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Seeing Ebola firsthand: Missionary shares her story


On October 6, 2014, Beatrice Gbanga, the United Methodist missionary and medical coordinator for the Sierra Leone Conference, served as an expert witness on the Ebola epidemic for some 50 clergy and laity who filled a meeting room at the North Texas Conference headquarters in Plano, near Dallas. United Methodist News Service reporter Sam Hodges asked her a series of questions about the hard realities those in West Africa are facing and what United Methodists across the globe can do to help. The North Texas Conference shared this video of her response. 

Beatrice, could you talk a little bit about what you’ve been doing here in the United States the last few weeks in terms of educating United Methodists about Ebola?

I came here in July to have meetings with community-based summer healthcare projects. But then the Ebola incident escalated, widespread in Sierra Leone. So I have been visiting churches and speaking. I have been to like 17.  I’ve been to Texas now. I’ve been to Nebraska. I’ve been to Indiana, all speaking on Ebola.

What is the summary of the message you are telling United Methodists about where the situation stands in Sierra Leone?

I’m telling the United Methodists in the United States what activities the United Methodists in Sierra Leone have been involved in and making requests as to what United Methodists here can do to help us in put a stop to Ebola.

You mentioned in your talk here today in the North Texas Conference that the disease has devastated Sierra Leone in different ways. Can you summarize some of the ways in which Sierra Leone is suffering from Ebola?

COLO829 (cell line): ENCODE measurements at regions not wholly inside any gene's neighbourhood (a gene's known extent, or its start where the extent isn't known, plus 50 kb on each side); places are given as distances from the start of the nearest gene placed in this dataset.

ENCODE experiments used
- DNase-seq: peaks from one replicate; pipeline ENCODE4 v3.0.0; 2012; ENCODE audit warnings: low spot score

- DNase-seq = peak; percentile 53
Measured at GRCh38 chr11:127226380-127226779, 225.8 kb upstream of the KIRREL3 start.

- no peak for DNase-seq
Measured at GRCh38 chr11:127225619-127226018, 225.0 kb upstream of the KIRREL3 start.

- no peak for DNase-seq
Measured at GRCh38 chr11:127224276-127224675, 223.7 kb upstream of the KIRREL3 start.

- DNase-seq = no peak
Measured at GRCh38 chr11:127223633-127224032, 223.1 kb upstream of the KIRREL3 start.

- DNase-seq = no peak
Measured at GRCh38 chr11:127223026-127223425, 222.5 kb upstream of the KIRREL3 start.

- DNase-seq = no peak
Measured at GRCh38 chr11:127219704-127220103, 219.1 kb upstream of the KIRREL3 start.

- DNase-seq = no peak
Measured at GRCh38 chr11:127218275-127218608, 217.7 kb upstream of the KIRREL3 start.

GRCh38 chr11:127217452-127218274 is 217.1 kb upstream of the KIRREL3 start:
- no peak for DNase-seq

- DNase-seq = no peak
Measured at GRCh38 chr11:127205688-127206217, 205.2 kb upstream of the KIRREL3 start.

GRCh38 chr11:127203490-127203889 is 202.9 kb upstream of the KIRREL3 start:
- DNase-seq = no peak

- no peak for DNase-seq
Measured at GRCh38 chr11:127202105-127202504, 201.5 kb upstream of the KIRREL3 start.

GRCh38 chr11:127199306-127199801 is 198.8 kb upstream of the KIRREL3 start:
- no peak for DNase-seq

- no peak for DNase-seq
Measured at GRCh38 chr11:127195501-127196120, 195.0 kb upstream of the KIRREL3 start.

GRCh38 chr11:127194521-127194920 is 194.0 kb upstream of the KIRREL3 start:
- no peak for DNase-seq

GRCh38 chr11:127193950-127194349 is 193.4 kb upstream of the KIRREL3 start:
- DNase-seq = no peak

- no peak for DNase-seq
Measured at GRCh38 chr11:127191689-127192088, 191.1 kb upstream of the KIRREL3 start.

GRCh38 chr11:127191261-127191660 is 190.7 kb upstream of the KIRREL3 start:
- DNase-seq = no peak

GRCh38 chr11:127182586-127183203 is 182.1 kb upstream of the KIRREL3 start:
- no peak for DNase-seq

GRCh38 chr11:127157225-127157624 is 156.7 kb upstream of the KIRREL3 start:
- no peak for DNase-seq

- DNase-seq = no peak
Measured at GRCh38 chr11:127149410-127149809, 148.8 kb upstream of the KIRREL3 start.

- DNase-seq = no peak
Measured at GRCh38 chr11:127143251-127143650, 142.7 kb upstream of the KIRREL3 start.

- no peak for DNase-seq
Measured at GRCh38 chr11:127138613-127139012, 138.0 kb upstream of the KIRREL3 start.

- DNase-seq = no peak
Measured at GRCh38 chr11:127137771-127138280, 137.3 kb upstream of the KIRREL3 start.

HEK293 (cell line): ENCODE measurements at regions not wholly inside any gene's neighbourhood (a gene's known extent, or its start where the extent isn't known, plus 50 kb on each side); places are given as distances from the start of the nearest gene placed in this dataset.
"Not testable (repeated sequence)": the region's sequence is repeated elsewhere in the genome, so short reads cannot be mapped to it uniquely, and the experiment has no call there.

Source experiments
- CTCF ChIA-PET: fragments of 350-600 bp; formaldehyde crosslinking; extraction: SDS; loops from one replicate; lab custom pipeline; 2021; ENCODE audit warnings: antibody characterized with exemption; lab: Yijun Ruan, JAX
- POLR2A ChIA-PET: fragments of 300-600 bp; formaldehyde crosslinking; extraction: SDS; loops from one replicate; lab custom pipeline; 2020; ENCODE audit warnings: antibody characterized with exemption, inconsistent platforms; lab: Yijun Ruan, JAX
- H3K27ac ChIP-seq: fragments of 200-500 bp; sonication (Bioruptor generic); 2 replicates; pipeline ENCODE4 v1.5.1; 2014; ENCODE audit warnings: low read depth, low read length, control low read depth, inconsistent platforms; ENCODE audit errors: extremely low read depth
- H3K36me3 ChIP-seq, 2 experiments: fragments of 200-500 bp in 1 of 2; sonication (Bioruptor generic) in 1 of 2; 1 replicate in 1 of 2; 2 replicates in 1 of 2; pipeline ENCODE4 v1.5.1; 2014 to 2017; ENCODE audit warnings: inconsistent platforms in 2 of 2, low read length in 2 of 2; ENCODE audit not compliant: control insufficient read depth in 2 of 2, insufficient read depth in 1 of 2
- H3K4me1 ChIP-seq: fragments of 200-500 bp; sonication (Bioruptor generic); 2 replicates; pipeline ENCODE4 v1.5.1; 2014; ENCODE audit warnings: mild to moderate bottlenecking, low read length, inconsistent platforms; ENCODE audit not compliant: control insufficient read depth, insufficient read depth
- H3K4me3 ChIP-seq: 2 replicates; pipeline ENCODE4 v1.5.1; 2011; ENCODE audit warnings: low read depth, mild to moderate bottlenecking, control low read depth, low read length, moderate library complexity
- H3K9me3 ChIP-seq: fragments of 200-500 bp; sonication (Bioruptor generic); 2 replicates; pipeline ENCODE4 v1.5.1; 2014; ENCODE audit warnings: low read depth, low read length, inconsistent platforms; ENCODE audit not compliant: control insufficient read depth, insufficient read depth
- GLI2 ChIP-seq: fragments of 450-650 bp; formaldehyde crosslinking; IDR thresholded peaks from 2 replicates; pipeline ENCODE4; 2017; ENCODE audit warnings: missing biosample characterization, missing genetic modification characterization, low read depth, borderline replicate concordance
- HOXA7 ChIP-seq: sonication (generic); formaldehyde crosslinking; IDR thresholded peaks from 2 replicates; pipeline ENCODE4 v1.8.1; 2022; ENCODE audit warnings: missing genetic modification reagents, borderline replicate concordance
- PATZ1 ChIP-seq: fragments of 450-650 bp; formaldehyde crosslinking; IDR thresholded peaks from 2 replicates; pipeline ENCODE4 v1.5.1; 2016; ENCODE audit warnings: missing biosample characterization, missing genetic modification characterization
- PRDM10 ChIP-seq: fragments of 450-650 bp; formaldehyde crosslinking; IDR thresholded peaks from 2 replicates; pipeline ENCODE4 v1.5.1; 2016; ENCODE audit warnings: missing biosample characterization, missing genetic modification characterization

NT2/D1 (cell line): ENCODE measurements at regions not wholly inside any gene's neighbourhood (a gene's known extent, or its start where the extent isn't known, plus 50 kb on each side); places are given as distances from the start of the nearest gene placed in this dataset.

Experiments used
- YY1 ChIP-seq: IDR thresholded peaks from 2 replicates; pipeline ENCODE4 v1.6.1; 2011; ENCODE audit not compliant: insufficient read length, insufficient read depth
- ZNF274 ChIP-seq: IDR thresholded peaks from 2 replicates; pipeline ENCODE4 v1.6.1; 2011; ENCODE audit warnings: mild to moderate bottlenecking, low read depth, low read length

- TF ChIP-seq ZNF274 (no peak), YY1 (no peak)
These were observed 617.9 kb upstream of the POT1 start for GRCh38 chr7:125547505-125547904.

The disease not only affected the fabric of our humanness. It has affected the economy of the country. The health systems have all broken down, the means of living, you know for common people. Like markets, markets cannot meet. So people are not raising the basic monies that they are used to for their survival. Markets cannot meet. Only a few people can even go to the market because of the fear of Ebola. Educational system is closed. Schools have been closed since June. And now we have the challenge to keep those young people out of school in homes. Some of them, I’m sure, have been infected and died. So that’s how much, the industries, all those educational institutions have been closed. Also the social life, our social fabric, our cultural fabric, all is broken down. For example, we are a touching community. We touch people. We greet by shaking hands. We greet by hugging. Ebola has made us to learn not to greet, not to shake hands. We bow down with our arms crossed across our chests. To honor people you could wave or gives a thumbs up, which is very difficult to adopt. But we have had to adopt it to save our lives.

The United Methodist Church and other religious groups there, including Muslim groups, have come together to communicate that message.

Yes, they have. One of the first responses we had was by  the leaders...religious leaders task force that was formed, which included Muslim, Catholics, all the religious denominations, they came together and said, ‘We came together to help end the civil war; we have to work together to end the Ebola from our community.’ So they were the first organization that started giving education for the prevention of Ebola. That education based on giving authority to all their leaders--the Muslim clerics who would cooperate, the pastors, everybody-- has been admonished to speak on Ebola at each sermon, speak on Ebola at every Friday meeting for Muslims. It is the first time those two have really come together to make an impact. And now they continue...that task force continues to meet, to educate, to know what are the issues, and to work constructively for education on Ebola.

Talk a little bit about malaria and Ebola and the confusion you see in Sierra Leone about that.